A coworker of mine who works remotely about 100 miles from the office, and whom I consequently don’t see face-to-face very often, has been talking to me for probably close to a year about a) giving me his old not-believed-functional XBox with cables and controllers, and b) taking some of the retired 2TB hard drives out of my former NAS solution. By a miracle of happenstance, last week we both happened to be in the same city, so we effected an exchange, and it’s led to an interesting (and, maybe, ongoing) journey of debugging.
The original problem he reported was that the unit simply wouldn’t power on; it showed a red ring around the eject button. However, when I first plugged it in, the unit powered up immediately [this is a malfunction in itself; the device is supposed to stay off until power or eject is pressed], showed a blinking amber/green ring as it attempted to read a disk, and basically appeared to work mostly normally – no errors on screen, it came up to the regular “please set date and time” UI. However, on closer inspection it did have a different problem: pressing the eject button would power the unit off instantly, and pressing the actual power button did nothing at all. I managed to get the tray to eject by holding down the button – I don’t have any disks to test with it, but the hard drive and other parts of the system all seem to be working fine.
Some research led to this XBox repair page (among others talking about the same issue). I was kinda hoping that the problem would be a simple thing like a stuck pushbutton, but it is assuredly not the case. Even with the pushbutton board disconnected from the motherboard, the unit still powers up by itself when plugged in. So I disassembled the whole thing, and cleaned the affected trace area with 50/50 isopropyl alcohol/water. This left what look to be a couple of holes in the outermost trace (see picture), but it’s hard to tell – continuity check is OK, but that doesn’t mean there aren’t shorts I can’t see. Testing at this point – with only the power supply, fan and front button board connected to the motherboard – showed it to be working perfectly! Perhaps this “corrosion” issue had just been shorting a couple of traces, and removing the corrosion fixed the issue?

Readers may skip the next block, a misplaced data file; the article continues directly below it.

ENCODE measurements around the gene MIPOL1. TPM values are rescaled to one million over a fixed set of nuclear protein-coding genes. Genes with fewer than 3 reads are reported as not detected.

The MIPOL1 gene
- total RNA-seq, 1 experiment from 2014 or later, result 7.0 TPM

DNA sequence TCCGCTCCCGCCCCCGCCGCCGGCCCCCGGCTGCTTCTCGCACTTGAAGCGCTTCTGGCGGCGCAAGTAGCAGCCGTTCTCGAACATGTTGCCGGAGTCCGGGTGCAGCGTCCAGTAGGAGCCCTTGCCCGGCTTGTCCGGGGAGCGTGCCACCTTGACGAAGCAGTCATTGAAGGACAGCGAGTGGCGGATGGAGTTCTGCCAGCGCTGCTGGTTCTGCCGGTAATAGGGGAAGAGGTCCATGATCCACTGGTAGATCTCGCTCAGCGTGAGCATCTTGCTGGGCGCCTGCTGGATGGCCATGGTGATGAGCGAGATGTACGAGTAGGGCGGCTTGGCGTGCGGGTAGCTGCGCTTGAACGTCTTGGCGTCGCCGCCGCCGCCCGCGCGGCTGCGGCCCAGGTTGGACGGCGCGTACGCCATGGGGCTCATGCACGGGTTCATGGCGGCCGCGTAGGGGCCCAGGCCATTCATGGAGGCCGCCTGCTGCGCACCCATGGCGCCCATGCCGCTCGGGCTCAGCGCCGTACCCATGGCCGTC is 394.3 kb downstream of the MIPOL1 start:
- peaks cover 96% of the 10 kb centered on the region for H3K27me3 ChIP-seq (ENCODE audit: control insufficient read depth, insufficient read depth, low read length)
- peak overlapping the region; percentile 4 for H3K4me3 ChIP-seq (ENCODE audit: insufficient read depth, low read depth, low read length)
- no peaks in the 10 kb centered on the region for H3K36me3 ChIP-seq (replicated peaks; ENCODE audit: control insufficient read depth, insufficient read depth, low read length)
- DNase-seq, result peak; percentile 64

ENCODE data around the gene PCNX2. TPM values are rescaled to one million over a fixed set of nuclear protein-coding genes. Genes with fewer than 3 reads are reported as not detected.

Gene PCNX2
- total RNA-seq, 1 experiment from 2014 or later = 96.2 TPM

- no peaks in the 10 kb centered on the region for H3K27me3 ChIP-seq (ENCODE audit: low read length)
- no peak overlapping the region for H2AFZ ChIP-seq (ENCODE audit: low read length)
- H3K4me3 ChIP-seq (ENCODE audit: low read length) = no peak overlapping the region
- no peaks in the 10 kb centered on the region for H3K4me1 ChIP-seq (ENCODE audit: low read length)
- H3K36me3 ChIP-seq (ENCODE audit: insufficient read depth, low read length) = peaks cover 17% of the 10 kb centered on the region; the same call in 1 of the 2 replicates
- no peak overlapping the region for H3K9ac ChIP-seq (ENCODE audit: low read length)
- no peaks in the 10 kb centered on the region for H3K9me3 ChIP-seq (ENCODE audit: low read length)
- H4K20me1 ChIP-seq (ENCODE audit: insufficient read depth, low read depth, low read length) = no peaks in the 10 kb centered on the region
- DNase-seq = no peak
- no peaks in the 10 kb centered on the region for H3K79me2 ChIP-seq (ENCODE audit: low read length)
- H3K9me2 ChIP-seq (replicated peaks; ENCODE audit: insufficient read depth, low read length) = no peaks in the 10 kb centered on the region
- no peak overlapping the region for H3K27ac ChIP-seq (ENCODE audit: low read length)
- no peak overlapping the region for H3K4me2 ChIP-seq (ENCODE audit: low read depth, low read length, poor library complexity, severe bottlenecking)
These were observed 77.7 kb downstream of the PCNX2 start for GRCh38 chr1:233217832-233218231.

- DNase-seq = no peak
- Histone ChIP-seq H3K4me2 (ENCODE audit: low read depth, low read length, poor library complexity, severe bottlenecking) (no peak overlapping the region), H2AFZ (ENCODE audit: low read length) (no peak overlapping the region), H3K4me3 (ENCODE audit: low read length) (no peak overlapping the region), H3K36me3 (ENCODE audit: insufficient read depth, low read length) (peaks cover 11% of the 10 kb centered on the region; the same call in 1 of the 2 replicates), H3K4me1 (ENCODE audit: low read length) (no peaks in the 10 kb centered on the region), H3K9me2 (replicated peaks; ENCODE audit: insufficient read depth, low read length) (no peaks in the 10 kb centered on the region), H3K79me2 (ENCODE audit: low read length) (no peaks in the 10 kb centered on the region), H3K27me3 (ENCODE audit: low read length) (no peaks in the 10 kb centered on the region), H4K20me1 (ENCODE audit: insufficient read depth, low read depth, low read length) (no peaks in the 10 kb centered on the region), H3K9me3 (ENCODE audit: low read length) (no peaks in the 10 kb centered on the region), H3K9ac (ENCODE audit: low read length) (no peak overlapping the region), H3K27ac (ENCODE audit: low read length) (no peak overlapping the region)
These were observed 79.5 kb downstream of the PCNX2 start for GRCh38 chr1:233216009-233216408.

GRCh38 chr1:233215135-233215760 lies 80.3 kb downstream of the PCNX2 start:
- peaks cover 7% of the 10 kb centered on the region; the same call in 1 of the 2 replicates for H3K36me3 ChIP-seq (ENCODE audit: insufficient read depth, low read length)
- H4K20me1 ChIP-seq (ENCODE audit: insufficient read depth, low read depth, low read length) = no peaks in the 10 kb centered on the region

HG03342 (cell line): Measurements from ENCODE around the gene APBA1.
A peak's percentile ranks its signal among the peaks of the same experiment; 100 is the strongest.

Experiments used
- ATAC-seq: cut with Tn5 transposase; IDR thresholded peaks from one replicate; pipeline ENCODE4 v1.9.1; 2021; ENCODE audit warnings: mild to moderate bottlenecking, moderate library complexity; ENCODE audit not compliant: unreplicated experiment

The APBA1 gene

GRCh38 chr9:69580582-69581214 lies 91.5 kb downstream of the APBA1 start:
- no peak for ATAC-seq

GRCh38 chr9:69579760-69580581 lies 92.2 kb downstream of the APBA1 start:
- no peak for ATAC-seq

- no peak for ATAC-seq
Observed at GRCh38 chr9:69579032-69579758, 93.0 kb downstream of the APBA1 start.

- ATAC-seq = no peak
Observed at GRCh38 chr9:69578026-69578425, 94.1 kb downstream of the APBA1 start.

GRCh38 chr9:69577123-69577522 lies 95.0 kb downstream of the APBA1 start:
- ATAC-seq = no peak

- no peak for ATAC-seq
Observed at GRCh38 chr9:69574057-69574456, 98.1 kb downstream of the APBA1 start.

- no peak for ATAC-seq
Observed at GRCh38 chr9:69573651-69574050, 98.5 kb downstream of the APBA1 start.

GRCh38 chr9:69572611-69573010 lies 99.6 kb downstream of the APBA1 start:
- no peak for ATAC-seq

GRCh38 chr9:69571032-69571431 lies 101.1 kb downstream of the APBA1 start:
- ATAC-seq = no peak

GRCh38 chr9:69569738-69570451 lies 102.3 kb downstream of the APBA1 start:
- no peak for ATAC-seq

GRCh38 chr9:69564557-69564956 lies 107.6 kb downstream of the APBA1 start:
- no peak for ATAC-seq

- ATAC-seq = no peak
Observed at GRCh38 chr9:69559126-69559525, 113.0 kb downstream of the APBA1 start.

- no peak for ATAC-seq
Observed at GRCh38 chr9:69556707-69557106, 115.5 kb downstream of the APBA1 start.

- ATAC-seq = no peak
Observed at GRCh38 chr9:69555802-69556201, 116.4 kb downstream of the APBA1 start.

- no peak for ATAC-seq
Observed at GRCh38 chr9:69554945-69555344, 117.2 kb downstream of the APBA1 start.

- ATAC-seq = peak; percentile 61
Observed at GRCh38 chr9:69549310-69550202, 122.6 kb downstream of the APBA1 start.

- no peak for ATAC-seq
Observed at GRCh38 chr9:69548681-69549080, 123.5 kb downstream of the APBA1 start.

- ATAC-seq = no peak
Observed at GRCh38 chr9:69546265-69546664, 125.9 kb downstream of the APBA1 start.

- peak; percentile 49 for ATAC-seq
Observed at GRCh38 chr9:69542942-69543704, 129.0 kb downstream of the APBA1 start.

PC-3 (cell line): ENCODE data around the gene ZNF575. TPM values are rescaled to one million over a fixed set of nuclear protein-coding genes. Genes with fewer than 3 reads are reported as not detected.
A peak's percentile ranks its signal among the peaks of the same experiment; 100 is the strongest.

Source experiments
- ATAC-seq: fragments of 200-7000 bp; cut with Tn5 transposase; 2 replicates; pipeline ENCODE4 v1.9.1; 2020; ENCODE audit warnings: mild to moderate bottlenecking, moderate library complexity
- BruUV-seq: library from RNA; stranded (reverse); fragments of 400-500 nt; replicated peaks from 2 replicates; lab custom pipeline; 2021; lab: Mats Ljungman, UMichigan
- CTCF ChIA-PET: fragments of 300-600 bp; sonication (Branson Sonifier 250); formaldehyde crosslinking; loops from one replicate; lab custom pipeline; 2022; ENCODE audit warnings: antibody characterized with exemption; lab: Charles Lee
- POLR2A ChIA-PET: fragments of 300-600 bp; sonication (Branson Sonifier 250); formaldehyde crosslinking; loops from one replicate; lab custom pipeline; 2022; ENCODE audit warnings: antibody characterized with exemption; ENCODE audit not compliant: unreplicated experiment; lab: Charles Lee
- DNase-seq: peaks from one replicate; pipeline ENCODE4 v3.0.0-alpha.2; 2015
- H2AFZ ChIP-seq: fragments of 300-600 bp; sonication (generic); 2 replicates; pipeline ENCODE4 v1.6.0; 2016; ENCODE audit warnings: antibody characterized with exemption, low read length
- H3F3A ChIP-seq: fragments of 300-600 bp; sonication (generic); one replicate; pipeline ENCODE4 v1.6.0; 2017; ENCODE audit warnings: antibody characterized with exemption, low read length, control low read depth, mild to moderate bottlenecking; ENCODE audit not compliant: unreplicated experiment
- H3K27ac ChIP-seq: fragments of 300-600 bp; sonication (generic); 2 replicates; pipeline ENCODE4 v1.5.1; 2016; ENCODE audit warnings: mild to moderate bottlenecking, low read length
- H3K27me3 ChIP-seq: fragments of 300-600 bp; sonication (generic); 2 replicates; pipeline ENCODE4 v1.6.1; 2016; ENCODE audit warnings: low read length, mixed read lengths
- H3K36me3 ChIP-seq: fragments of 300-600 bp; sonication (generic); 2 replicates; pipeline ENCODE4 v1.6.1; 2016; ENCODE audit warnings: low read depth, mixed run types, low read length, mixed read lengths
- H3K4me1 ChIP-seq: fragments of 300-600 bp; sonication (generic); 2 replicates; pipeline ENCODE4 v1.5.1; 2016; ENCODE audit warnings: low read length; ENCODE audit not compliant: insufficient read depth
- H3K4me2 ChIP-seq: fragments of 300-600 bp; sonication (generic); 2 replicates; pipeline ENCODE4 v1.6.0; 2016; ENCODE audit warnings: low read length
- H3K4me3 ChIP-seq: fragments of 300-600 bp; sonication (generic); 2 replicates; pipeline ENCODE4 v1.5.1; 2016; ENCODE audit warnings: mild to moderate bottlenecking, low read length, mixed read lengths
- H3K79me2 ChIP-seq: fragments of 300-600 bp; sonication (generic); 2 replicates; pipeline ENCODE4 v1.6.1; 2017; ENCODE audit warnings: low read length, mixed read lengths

Nothing is that simple, of course. While I was reassembling the unit, I got as far as reinstalling the motherboard and reconnecting the optical drive, but not the hard drive yet. A test at that point showed that the unit now behaved worse – it would only power up for a fraction of a second – just long enough for the optical drive to start its initial spinup. However, disconnecting the power/control cable from the optical drive made the unit behave completely normally. So this doesn’t really feel like a flaky couple of front panel input channels – it seems more like either a short in the optical drive (making it draw too much current and sending the PSU into shutdown) or a problem with the power supply itself. Letting the unit “cool off” (unplugged) for a minute or two and plugging it back in let it stay powered up for maybe a second, but on subsequent powerup attempts it would switch off instantly.
At this point I decided to put everything back together so I wouldn’t lose any parts, and mull over the matter some more. (Let’s keep in mind here that an entire working XBox, no cables/controllers, can be had for $25 on eBay). After full reassembly, I tested again, and it was still acting as described above…
… until I left it alone for a few hours downstairs, which is (though this may be irrelevant) a great deal cooler than my upstairs office. Now it’s back to exactly the same behavior it showed when I first received it. So either it is a temperature issue, or the iso/water mix I used to clean the PCB dissolved some salts and formed a slightly conductive bridge, which has now dried up and ceased to allow current flow. In any case, my next step will be to scope all the power rails across the odd behavior, to see if any of them are sagging – but that will be a test for some future weekend.